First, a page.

Heads turned from watching the Olympic Games on the fifth floor of the Marvin Center Tuesday as GW rock band Waterstreet kicked off the first night of GW Unplugged at the Hippodrome.
Will Stewart, GW Unplugged series coordinator, said he began the series because he noticed the music scene at GW consisted mainly of bands playing in big auditoriums, for a big crowd and at a big price. To Stewart, a GW graduate, something wasn’t right with that music scene.
So, he started GW Unplugged with help and support from the Student Activities Center and the Hippodrome.
A singer and musician himself, Stewart said he hoped to find a place where students could sit in an intimate setting and check out local talent free of charge.
Stewart said the small size of the Hippodrome, where all concerts will take place, creates a relaxed atmosphere for audience members and student bands.
They are in your face and you have a better link with your audience, he said. You can look in your audience’s eyes and see if you are getting to them.
Stewart said he believes the opportunity will give student musicians an opportunity to play music and possibly get discovered.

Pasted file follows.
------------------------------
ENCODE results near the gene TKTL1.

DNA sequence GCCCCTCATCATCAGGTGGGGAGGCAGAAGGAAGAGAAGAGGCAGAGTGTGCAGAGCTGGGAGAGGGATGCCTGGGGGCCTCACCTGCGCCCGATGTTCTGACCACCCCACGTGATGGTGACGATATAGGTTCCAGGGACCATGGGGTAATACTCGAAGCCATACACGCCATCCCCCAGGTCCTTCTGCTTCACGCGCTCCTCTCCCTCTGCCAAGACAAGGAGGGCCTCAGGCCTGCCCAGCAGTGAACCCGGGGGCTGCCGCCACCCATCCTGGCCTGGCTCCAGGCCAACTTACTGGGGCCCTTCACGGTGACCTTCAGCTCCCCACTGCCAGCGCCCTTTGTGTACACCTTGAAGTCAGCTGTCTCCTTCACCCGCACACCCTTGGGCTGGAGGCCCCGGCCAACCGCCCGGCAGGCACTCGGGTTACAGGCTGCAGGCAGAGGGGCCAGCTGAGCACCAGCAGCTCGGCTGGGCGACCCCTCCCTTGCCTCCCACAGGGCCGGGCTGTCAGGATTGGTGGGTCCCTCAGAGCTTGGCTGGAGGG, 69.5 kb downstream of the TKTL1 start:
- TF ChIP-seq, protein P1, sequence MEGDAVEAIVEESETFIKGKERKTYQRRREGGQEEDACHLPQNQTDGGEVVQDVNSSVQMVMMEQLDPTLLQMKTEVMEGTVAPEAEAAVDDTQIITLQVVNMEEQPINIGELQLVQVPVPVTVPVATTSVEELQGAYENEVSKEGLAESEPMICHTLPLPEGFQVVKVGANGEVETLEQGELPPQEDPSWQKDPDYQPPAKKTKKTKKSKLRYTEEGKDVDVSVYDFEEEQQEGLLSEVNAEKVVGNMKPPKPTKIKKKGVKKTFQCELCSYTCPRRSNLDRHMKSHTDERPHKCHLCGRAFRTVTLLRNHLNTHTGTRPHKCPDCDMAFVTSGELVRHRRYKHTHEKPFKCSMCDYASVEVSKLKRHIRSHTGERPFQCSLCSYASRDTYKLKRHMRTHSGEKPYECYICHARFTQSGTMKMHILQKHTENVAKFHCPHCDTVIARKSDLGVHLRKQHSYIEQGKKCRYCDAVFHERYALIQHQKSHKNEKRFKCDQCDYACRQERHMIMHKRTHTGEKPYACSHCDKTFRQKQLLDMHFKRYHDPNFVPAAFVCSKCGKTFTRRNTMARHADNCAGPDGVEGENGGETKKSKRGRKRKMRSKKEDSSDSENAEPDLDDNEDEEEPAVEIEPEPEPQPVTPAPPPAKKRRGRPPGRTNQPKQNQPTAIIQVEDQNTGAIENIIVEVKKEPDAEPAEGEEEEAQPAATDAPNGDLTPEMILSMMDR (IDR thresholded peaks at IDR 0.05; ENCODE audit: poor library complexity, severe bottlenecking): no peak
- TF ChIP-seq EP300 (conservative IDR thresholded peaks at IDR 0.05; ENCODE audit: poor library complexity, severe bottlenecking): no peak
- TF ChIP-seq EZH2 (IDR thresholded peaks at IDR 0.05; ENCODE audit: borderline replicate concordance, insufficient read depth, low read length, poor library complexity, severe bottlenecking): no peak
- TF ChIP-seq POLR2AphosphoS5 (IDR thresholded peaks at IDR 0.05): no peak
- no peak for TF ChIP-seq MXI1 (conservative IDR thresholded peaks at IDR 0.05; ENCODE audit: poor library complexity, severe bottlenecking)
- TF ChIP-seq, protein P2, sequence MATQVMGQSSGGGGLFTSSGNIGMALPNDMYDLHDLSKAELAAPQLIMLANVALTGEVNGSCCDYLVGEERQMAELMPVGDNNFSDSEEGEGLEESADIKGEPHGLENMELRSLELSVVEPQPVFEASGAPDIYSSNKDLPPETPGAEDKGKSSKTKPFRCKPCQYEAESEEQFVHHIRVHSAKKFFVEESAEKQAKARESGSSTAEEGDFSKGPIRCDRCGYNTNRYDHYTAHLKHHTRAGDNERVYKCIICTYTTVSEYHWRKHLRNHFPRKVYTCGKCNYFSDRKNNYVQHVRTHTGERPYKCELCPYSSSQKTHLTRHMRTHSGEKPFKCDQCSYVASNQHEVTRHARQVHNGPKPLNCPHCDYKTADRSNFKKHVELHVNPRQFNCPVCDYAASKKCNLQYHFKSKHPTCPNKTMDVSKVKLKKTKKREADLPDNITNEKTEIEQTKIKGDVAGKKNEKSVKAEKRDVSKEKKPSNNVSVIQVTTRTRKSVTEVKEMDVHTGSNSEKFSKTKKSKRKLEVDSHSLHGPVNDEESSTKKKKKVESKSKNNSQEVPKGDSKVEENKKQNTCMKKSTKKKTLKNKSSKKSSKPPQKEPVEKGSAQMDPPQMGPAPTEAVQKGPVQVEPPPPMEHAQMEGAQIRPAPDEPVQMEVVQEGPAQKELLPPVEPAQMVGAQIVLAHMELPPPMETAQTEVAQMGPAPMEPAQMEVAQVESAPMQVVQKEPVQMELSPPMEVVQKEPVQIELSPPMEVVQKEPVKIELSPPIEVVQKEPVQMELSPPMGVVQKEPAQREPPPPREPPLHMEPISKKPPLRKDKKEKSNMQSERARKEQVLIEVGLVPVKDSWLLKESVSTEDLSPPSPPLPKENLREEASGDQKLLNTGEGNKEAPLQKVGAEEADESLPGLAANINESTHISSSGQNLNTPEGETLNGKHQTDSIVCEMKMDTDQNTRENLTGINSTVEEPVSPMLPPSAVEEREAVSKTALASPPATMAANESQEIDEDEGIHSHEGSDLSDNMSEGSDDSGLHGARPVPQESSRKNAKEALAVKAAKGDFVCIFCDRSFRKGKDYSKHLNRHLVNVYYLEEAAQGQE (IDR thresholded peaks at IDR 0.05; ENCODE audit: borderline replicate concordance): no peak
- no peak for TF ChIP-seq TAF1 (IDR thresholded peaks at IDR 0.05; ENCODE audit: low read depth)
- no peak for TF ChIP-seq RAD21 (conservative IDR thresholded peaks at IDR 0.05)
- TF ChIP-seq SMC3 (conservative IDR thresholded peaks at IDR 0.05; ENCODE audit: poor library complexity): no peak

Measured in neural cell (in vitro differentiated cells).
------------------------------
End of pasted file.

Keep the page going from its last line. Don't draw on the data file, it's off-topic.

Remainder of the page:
The program is designed to entertain and broaden students’ horizons in music, he said. There is so much more to music than just what you hear on the top-40 stations.
The four members of Waterstreet are GW students who met in Thurston Hall their freshman year and have played together for three years. Bass guitarist Bob Nashewaty and drummer T.J. Brunner describe the band’s music as purple with a dash of fudge royale and a hint of Radiohead.
Waterstreet members said it is difficult to bring local music to campus. GW isn’t as musically oriented as it should be, Brunner said.
In addition to playing concerts around D.C., Waterstreet performed at Colonial Inauguration and Spring Fling. The band also organized last year’s Battle of the Bands. Waterstreet plays free concerts Wednesday nights at the Le Petit Shoe on Wisconsin Avenue.
Stewart said GW Unplugged performances will take place every first and third Tuesday of the month. Each performance will have its own theme. Some themes, such as Latin night, will have educational pamphlets set out to teach students about the history of the musical genre, he said.
We want to educate people as well as entertain them, Stewart said.